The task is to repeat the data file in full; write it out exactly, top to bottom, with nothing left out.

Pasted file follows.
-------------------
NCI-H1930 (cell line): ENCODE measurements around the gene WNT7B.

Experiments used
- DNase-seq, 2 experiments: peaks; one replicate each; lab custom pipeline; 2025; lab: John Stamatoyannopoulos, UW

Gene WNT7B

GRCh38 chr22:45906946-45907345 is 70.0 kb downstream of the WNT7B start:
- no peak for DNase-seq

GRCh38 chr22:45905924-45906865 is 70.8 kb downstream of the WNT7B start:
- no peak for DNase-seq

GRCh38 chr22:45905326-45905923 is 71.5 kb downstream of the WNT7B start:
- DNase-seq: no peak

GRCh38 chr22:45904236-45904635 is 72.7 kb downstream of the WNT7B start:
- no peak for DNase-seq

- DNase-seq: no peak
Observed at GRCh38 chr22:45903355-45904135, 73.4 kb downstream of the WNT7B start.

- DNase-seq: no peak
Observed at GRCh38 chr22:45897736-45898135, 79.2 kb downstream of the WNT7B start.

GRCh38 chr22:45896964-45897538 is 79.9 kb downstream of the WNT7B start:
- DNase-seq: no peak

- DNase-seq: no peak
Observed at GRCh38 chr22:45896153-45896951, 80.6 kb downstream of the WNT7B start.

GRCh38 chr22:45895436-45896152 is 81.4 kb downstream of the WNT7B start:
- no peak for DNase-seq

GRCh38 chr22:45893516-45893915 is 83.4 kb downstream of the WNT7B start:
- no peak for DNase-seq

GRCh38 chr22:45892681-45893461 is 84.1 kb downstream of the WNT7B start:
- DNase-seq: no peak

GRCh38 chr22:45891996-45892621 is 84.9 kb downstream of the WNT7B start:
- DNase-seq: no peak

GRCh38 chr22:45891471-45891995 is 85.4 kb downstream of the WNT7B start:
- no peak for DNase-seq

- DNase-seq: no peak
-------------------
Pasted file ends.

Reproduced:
NCI-H1930 (cell line): ENCODE measurements around the gene WNT7B.

Experiments used
- DNase-seq, 2 experiments: peaks; one replicate each; lab custom pipeline; 2025; lab: John Stamatoyannopoulos, UW

Gene WNT7B

GRCh38 chr22:45906946-45907345 is 70.0 kb downstream of the WNT7B start:
- no peak for DNase-seq

GRCh38 chr22:45905924-45906865 is 70.8 kb downstream of the WNT7B start:
- no peak for DNase-seq

GRCh38 chr22:45905326-45905923 is 71.5 kb downstream of the WNT7B start:
- DNase-seq: no peak

GRCh38 chr22:45904236-45904635 is 72.7 kb downstream of the WNT7B start:
- no peak for DNase-seq

- DNase-seq: no peak
Observed at GRCh38 chr22:45903355-45904135, 73.4 kb downstream of the WNT7B start.

- DNase-seq: no peak
Observed at GRCh38 chr22:45897736-45898135, 79.2 kb downstream of the WNT7B start.

GRCh38 chr22:45896964-45897538 is 79.9 kb downstream of the WNT7B start:
- DNase-seq: no peak

- DNase-seq: no peak
Observed at GRCh38 chr22:45896153-45896951, 80.6 kb downstream of the WNT7B start.

GRCh38 chr22:45895436-45896152 is 81.4 kb downstream of the WNT7B start:
- no peak for DNase-seq

GRCh38 chr22:45893516-45893915 is 83.4 kb downstream of the WNT7B start:
- no peak for DNase-seq

GRCh38 chr22:45892681-45893461 is 84.1 kb downstream of the WNT7B start:
- DNase-seq: no peak

GRCh38 chr22:45891996-45892621 is 84.9 kb downstream of the WNT7B start:
- DNase-seq: no peak

GRCh38 chr22:45891471-45891995 is 85.4 kb downstream of the WNT7B start:
- no peak for DNase-seq

- DNase-seq: no peak